Category Archives: uncategorized

05.20.18

A New and Unsettling Force for Health and Beyond—The Poor People’s Campaign: A National Call for Moral Revival

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In the year before his murder in April 1968, the Rev. Dr. Martin Luther King embarked on a new era of justice work in which he aligned with organized labor and the poor to unite a movement across racial, gender, ethnic, religious, and geographic lines. King’s “Poor People’s Campaign” marked the connections between the various […]

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05.16.18

A Lack of Consensus around Surrogacy Regulation at the National Level

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For many years, surrogacy laws around the world have been in flux. Currently, the Canadian Parliament is considering a bill that would repeal the current legal prohibitions against paying for a surrogate. In the UK, the Law Commission of England and Wales and the Scottish Law Commission have announced they will review various laws that regulate surrogacy as […]

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05.14.18

Culture change: Not only for distant lands

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When we talk about how cultures need to change, we often think of someone else’s culture. Cultures in regions where women need permission to leave home, or where a husband beating his wife is an accepted practice, or where sexual minorities are shunned and subject to severe sanctions. We think of a country in Asia, […]

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04.03.18

Elimination Without Prevention — Mission Impossible

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This article was written by Thelma Thiel, Founder and Chair of the Liver Health Initiative. Viewpoints included in this article do not necessarily reflect those of the O’Neill Institute, the Hepatitis Policy Project or its sponsors.  All the media attention highlighting the dramatic increase in opioid and other drug addition, as well as the rising […]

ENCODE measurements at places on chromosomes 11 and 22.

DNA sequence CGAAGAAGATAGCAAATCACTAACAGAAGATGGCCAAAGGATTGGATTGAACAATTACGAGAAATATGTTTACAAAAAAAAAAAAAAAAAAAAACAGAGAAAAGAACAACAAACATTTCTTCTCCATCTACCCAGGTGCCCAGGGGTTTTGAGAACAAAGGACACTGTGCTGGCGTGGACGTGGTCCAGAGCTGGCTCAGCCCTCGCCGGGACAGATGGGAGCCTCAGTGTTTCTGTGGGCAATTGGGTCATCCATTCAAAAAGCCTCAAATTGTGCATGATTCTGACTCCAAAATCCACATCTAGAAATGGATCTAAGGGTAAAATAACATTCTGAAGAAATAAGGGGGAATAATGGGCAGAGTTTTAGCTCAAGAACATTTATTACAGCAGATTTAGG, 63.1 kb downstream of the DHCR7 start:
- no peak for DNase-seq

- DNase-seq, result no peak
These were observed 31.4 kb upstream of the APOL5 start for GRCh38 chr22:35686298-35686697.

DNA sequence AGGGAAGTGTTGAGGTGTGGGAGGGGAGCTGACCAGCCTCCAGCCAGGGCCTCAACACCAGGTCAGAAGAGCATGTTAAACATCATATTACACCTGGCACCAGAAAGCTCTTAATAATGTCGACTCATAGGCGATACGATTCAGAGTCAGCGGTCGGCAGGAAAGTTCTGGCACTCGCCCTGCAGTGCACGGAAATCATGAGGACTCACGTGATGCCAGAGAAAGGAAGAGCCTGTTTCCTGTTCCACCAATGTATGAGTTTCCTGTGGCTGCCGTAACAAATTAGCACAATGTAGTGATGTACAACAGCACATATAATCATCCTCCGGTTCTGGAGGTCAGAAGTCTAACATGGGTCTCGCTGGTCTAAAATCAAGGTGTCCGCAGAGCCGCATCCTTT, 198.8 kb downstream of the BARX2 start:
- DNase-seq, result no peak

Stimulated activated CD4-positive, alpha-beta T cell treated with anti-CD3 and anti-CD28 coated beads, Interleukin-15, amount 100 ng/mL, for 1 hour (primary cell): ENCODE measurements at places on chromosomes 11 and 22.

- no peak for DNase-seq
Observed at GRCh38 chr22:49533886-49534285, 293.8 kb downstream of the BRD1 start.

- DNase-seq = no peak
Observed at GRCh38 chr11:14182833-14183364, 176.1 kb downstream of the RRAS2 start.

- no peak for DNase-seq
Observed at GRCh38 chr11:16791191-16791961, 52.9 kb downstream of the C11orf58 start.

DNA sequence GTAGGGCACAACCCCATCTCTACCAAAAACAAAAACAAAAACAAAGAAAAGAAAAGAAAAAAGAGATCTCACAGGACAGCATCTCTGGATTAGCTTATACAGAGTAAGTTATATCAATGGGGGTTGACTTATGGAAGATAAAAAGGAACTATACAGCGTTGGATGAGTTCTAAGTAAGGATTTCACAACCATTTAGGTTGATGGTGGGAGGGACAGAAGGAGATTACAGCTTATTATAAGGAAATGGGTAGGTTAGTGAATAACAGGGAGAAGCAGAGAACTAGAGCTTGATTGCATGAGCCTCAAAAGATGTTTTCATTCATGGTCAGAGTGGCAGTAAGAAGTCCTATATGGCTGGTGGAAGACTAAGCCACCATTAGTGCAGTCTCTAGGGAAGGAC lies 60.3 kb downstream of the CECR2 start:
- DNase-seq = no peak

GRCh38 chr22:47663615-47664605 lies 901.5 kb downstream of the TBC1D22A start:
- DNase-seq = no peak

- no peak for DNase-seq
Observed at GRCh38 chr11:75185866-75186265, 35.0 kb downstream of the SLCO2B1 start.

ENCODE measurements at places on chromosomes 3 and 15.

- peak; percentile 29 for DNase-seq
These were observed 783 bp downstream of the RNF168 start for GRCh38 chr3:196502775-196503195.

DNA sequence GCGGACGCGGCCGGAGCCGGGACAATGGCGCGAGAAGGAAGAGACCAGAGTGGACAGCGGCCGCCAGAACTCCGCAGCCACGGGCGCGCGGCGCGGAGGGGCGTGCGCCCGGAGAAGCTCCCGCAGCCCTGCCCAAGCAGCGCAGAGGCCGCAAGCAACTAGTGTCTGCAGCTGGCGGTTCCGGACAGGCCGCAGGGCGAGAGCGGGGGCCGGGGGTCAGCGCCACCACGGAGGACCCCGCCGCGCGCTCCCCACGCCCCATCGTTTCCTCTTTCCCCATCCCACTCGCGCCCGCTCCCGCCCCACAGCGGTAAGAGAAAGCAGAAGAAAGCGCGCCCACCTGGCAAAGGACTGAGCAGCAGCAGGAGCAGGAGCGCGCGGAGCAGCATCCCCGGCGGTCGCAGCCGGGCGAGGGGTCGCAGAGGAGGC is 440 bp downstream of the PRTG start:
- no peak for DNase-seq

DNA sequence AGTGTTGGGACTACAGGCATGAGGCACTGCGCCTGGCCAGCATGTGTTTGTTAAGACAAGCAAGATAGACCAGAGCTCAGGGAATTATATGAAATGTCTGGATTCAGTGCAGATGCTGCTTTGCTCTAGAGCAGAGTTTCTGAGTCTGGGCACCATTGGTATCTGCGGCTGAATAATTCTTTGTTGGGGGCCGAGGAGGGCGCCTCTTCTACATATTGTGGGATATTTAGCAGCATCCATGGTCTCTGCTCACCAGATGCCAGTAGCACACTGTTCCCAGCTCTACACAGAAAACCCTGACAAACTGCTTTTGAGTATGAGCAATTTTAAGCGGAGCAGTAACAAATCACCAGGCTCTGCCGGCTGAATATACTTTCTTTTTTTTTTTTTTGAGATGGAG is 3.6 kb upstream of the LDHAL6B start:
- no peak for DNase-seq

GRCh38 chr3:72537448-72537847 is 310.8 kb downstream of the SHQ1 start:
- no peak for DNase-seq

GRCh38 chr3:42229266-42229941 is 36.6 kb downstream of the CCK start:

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03.28.18

Low Rates of Screening for Hepatitis C Still Persists Among Baby Boomers

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This blog post was authored by Dr. Daniel Lising, Research Assistant for the O’Neill Institute’s Hepatitis Policy Project. Daniel is an LLM in Global Health student at Georgetown University Law Center. According to the CDC, approximately 2.7 to 3.9 million people are chronically infected with Hepatitis C (HCV) and of every 100 persons infected, 1 […]

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03.21.18

Add your voice: global consultation on a comprehensive approach to health equity begins in April

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Your opportunity to influence what could be an important new tool to address health equity is fast approaching. Beginning on April 9, we will be launching a global consultation on a draft guide to a promising approach to addressing vast health inequities within countries, National Health Equity Strategies. We invite you to join us. The […]

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02.15.18

The Institute's Hepatitis Policy Project Launches New Website

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Sonia Canzater, Hepatitis Policy Associate, and Jeffrey S. Crowley, Program Director of Infectious Disease Initiatives, invite you to visit the Hepatitis Policy Project’s new policy-focused website on hepatitis C. While there is already an abundance of general information available on the etiology, symptoms and transmission of HCV, this site is intended to provide the latest policy actions and […]

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01.29.18

Understanding Black Women’s Heightened Risk of Maternal Mortality in the U.S.

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This post was written by Brenna Gautam and Rebecca Reingold.  U.S. maternal mortality ratios are the highest in the developed world and are rising, in contrast to global trends. The national rate, however, hides an even more troubling fact: black women in the U.S. die at three to four times the rate of white women […]

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01.23.18

Zombie Deer Disease: Is Your Venison Safe?

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  If you were around in the 1990s-2000s, you might remember Mad Cow Disease – a disease in cows that can spread to humans via consumption of infected meat, and that leads to a degeneration of the brain and spinal tissue (known as Creutzfeldt-Jakob disease in humans).  Despite having a more scientific name—bovine spongiform encephalopathy […]

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01.22.18

"Anchor Babies", "Birth Tourism", and Most Americans' COMPLETE Ignorance of Immigration Law

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The 14th Amendment of the U.S. Constitution states that: All persons born or naturalized in the United States and subject to the jurisdiction thereof, are citizens of the United States and of the State wherein they reside. This means that if a mother is present in the U.S. when a child is born, then the child… THE. CHILD… […]

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The views reflected in this blog are those of the individual authors and do not necessarily represent those of the O’Neill Institute for National and Global Health Law or Georgetown University. This blog is solely informational in nature, and not intended as a substitute for competent legal advice from a licensed and retained attorney in your state or country.

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